The Chaos and the Calm

Poetry by Rose Staveley-Wadham

The Lighthouse

There is a path I remember, and I see
It often, hidden in my dreams,
I feel the smell of it as it smelt in high
Summer, before the memory fades,
And it was the smell of the soil
And of the wave, beside the sea
As it laughed, dazzling, beneath
Our winding way, as we crept through
An orchard, hardly worthy of the name,
For here the trees are weary
And scarcely grow, clinging on to life
Wizened, old women craning over
Their bubbling cauldrons, the air
Heady and thick with the busy buzzing
Of the crickets, the stench of the
Vegetation in the omnipotent summer sun.
But in the orchard all is cold
And the flurry of the day slows, matching
The dismay of the salt lashed trees
As they despair of hope
They will never grow again but we,
We shall finally break through the
Crooked branches, skipping into
The light once more, and we are back
On track, on our way, to the lighthouse,
The lighthouse out across the bay
We saw it, from the windows of the
Great white hotel, and from its gardens,
Slipping, sloping down towards the cliffs
Stilly tumbling, as the bees hummed,
Drawn to the pots of jam to draw them
Away, but we ignored them, and traced
A line to the lighthouse, like it were some
Heathen icon, a siren, a mermaid,
Strapped to the rocks, pulling us in
And we shall go, we shall go to the lighthouse
Today. And today, the sun burns bright
Too bright, they’ve put in me in a
Purple sunhat, my pale skin caked in white
I must be protected from the sun
And her promiscuous rays
We walk single file, it feels like we’ve been
Walking for days, and my young feet are
Tired, and they ache, are we nearly there
Yet, that mounting refrain, although,
Imperceptibly, the lighthouse has edged
Closer, liberated, from the heat haze
And still we wind round the coast
On this our holiday, seven holy days,
And the path broadens, so we can walk
Two by two like the animals into the ark
And by now the lighthouse is no spectre
It is a monstrous living thing, and suddenly
All around me, other people fall in
How can it be? When me and my family
Were alone in the world, and in our quest,
We trod the path as if each grain of
Earth beneath our feet were its own
Pilgrimage, as if heaven were at stake,
And so when we finally reached the
Lighthouse, the fruit did not taste quite
As sweet, for the path had been trodden
By other sinning feet, weary, weary, weary,
But in my dreams I never reach
The lighthouse, and I cannot capture
The joy of those glorious golden hours
Why so few, and turned so sour
By the hurriedly passing years?
And besides, then, so long ago
I was too young to know, too innocent
To realise that all of this would fade
That the people around me would never
Be quite so happy again, and that the
Old hotel that cared for us like a
Benevolent aunt would slide forgotten
Into an unmarked grave
The time is gone and cannot be recovered
And it is only the path to the lighthouse
That in my dreams I can hope to save.


Rose Maguire

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The Orchard

We will not pick apples again
I fear, now that the autumn is gone.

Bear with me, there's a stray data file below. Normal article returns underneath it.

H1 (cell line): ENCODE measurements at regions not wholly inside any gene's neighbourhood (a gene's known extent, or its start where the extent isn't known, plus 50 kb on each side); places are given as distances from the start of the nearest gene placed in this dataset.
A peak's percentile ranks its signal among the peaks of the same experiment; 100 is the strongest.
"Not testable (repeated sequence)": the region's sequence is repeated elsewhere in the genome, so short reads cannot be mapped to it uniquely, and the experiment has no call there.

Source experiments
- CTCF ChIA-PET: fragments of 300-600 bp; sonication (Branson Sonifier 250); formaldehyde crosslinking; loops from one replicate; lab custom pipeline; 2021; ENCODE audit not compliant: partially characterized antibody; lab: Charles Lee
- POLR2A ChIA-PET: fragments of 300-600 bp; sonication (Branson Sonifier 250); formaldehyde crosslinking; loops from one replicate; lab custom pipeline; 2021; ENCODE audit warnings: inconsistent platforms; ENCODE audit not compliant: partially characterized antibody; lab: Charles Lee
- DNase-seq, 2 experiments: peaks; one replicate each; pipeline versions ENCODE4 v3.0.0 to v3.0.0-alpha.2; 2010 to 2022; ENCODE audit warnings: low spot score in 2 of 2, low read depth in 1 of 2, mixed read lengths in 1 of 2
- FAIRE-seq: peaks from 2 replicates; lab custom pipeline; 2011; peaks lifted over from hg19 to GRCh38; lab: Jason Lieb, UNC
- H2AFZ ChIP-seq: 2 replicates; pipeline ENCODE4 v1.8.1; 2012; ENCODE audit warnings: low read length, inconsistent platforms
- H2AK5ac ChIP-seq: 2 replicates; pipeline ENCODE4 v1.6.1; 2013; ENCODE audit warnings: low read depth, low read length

This is the last time we shall stand
In the old orchard, inhaling the
Drowsy perfume of the mouldering
Apples, fodder for the worms.

I remember the excited hubbub,
The swelling murmur, that came
At picking time. In this orchard
There was bustle, and life,
And industry, the locals, coming
And going, enjoying the feast
From the old trees that stretched
Out over acres, as far as the
Eye could see, or at least so then it seemed.

And when we returned
Ducking under fences, scrambling
Over gates, the apples still grew
But no one came to pick them
It was still, abandoned, the trees
Swelled with their fruits
But no one had come to pick them
And so the apples spilled to the
Ground, wasted, their goodness
Seeping back into the soil.

The orchard became ghostly
I could see the shades flitting
Between the derelict huts,
But I could still make out the boxes
That bore the name of our familiar
Orchard, I could glimpse the apples
Green and red and piled high
Proud and ready for selling,
But then I blinked, and they were gone.

We will not pick the apples again
Because here the past is more than
A whisper, it is a symphony of ghosts,
And here in between the trees they
Linger, whilst the orchard they cherished
Falls decaying, a travesty of ruin,
And I stand here in the stillness,
As winter approaches, I pick
One last apple, and it tastes all
The sweeter, after I turned
And left the old orchard
Alone to is everlasting slumber

Rose Maguire


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All about me

I am Rose Staveley-Wadham, an aspiring novelist and poet and everything between. I have so far written four as yet unpublished novels, all of which contain a strong female protagonist, depictions of intense relationships, and are set in the county where I grew up, West Sussex. Some are historical, and are based on my lifelong obsession with the mysteries of the past, that are flavoured by the Gothic and influenced by the temperamental beauty of the Sussex countryside.

I studied English Literature at Durham University, where I gained a First Class Honours Degree in 2013. I studied everything from Old Norse through to Elizabeth Bowen, from Chaucer to Elizabeth Gaskell, and I concentrated my essays on feminism. My dissertation was on three Thomas Hardy n
ovels, and looked at the interrelation of his female characters with the environment.

Since graduating, I have written four novels, and in 2014 I travelled to Spain for a 3 week long writing retreat, which I spent in the mountains above the Costa Blanca. It was a magical experience, and is now a treasured memory, and inspires me every day in my quest to become a writer.